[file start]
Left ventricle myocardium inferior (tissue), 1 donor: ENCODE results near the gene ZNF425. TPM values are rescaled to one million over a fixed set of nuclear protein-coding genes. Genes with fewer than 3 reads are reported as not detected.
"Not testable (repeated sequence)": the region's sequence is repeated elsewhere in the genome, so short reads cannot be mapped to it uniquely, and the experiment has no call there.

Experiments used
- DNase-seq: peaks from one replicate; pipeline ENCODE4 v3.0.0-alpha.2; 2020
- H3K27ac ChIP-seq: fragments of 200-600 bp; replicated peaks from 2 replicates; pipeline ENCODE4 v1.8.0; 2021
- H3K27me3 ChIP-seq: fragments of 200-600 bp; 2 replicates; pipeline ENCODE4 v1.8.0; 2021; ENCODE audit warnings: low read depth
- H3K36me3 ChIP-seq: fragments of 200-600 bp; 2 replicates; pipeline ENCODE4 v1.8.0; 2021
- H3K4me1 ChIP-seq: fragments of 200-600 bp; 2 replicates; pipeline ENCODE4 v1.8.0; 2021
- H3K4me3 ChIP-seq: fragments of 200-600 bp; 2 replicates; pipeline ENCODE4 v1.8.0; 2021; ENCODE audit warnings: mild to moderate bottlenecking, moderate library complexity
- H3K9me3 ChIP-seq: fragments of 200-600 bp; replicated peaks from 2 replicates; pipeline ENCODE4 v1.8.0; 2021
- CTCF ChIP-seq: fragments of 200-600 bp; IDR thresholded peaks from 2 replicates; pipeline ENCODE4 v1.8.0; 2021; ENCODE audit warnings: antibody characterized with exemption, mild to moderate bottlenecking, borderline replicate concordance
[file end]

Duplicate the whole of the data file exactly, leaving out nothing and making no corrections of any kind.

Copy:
Left ventricle myocardium inferior (tissue), 1 donor: ENCODE results near the gene ZNF425. TPM values are rescaled to one million over a fixed set of nuclear protein-coding genes. Genes with fewer than 3 reads are reported as not detected.
"Not testable (repeated sequence)": the region's sequence is repeated elsewhere in the genome, so short reads cannot be mapped to it uniquely, and the experiment has no call there.

Experiments used
- DNase-seq: peaks from one replicate; pipeline ENCODE4 v3.0.0-alpha.2; 2020
- H3K27ac ChIP-seq: fragments of 200-600 bp; replicated peaks from 2 replicates; pipeline ENCODE4 v1.8.0; 2021
- H3K27me3 ChIP-seq: fragments of 200-600 bp; 2 replicates; pipeline ENCODE4 v1.8.0; 2021; ENCODE audit warnings: low read depth
- H3K36me3 ChIP-seq: fragments of 200-600 bp; 2 replicates; pipeline ENCODE4 v1.8.0; 2021
- H3K4me1 ChIP-seq: fragments of 200-600 bp; 2 replicates; pipeline ENCODE4 v1.8.0; 2021
- H3K4me3 ChIP-seq: fragments of 200-600 bp; 2 replicates; pipeline ENCODE4 v1.8.0; 2021; ENCODE audit warnings: mild to moderate bottlenecking, moderate library complexity
- H3K9me3 ChIP-seq: fragments of 200-600 bp; replicated peaks from 2 replicates; pipeline ENCODE4 v1.8.0; 2021
- CTCF ChIP-seq: fragments of 200-600 bp; IDR thresholded peaks from 2 replicates; pipeline ENCODE4 v1.8.0; 2021; ENCODE audit warnings: antibody characterized with exemption, mild to moderate bottlenecking, borderline replicate concordance